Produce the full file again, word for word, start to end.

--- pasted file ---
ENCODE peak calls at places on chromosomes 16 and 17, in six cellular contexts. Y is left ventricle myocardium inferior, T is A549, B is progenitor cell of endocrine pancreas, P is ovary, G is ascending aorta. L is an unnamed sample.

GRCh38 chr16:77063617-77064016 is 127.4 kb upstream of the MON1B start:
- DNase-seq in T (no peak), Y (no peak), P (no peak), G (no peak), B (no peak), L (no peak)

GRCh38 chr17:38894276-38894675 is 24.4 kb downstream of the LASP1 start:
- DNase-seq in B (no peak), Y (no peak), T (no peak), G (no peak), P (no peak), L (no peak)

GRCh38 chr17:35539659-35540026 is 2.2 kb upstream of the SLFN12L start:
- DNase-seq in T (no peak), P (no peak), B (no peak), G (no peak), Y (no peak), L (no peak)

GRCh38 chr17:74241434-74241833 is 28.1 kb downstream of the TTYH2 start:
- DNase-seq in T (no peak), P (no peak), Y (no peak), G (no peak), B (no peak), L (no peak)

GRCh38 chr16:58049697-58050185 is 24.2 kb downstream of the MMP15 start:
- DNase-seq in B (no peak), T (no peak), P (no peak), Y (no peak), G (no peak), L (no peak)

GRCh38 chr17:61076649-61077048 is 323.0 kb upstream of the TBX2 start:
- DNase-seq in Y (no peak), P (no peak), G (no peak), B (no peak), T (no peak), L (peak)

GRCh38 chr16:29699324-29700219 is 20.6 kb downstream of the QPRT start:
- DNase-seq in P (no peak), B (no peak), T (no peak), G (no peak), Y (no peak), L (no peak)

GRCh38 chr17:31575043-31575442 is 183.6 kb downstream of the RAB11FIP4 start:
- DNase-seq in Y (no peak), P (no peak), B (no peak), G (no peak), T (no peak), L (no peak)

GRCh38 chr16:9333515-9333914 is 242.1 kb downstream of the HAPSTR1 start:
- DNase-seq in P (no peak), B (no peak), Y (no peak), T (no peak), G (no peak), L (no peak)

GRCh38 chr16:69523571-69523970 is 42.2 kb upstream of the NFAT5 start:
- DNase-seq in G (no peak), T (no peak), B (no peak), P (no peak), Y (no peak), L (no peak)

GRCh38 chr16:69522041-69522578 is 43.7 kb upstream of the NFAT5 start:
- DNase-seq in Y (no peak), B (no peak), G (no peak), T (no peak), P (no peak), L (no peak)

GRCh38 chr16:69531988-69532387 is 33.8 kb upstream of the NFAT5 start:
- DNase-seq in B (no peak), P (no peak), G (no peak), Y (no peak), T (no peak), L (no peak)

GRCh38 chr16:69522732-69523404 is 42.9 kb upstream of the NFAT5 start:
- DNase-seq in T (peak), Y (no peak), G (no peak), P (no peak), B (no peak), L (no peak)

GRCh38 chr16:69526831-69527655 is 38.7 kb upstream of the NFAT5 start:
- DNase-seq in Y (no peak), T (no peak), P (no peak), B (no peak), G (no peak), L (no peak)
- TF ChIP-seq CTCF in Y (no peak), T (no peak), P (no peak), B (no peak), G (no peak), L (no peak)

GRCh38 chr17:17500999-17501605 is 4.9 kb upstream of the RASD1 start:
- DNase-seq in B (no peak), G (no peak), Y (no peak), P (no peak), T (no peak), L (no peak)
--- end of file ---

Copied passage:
ENCODE peak calls at places on chromosomes 16 and 17, in six cellular contexts. Y is left ventricle myocardium inferior, T is A549, B is progenitor cell of endocrine pancreas, P is ovary, G is ascending aorta. L is an unnamed sample.

GRCh38 chr16:77063617-77064016 is 127.4 kb upstream of the MON1B start:
- DNase-seq in T (no peak), Y (no peak), P (no peak), G (no peak), B (no peak), L (no peak)

GRCh38 chr17:38894276-38894675 is 24.4 kb downstream of the LASP1 start:
- DNase-seq in B (no peak), Y (no peak), T (no peak), G (no peak), P (no peak), L (no peak)

GRCh38 chr17:35539659-35540026 is 2.2 kb upstream of the SLFN12L start:
- DNase-seq in T (no peak), P (no peak), B (no peak), G (no peak), Y (no peak), L (no peak)

GRCh38 chr17:74241434-74241833 is 28.1 kb downstream of the TTYH2 start:
- DNase-seq in T (no peak), P (no peak), Y (no peak), G (no peak), B (no peak), L (no peak)

GRCh38 chr16:58049697-58050185 is 24.2 kb downstream of the MMP15 start:
- DNase-seq in B (no peak), T (no peak), P (no peak), Y (no peak), G (no peak), L (no peak)

GRCh38 chr17:61076649-61077048 is 323.0 kb upstream of the TBX2 start:
- DNase-seq in Y (no peak), P (no peak), G (no peak), B (no peak), T (no peak), L (peak)

GRCh38 chr16:29699324-29700219 is 20.6 kb downstream of the QPRT start:
- DNase-seq in P (no peak), B (no peak), T (no peak), G (no peak), Y (no peak), L (no peak)

GRCh38 chr17:31575043-31575442 is 183.6 kb downstream of the RAB11FIP4 start:
- DNase-seq in Y (no peak), P (no peak), B (no peak), G (no peak), T (no peak), L (no peak)

GRCh38 chr16:9333515-9333914 is 242.1 kb downstream of the HAPSTR1 start:
- DNase-seq in P (no peak), B (no peak), Y (no peak), T (no peak), G (no peak), L (no peak)

GRCh38 chr16:69523571-69523970 is 42.2 kb upstream of the NFAT5 start:
- DNase-seq in G (no peak), T (no peak), B (no peak), P (no peak), Y (no peak), L (no peak)

GRCh38 chr16:69522041-69522578 is 43.7 kb upstream of the NFAT5 start:
- DNase-seq in Y (no peak), B (no peak), G (no peak), T (no peak), P (no peak), L (no peak)

GRCh38 chr16:69531988-69532387 is 33.8 kb upstream of the NFAT5 start:
- DNase-seq in B (no peak), P (no peak), G (no peak), Y (no peak), T (no peak), L (no peak)

GRCh38 chr16:69522732-69523404 is 42.9 kb upstream of the NFAT5 start:
- DNase-seq in T (peak), Y (no peak), G (no peak), P (no peak), B (no peak), L (no peak)

GRCh38 chr16:69526831-69527655 is 38.7 kb upstream of the NFAT5 start:
- DNase-seq in Y (no peak), T (no peak), P (no peak), B (no peak), G (no peak), L (no peak)
- TF ChIP-seq CTCF in Y (no peak), T (no peak), P (no peak), B (no peak), G (no peak), L (no peak)

GRCh38 chr17:17500999-17501605 is 4.9 kb upstream of the RASD1 start:
- DNase-seq in B (no peak), G (no peak), Y (no peak), P (no peak), T (no peak), L (no peak)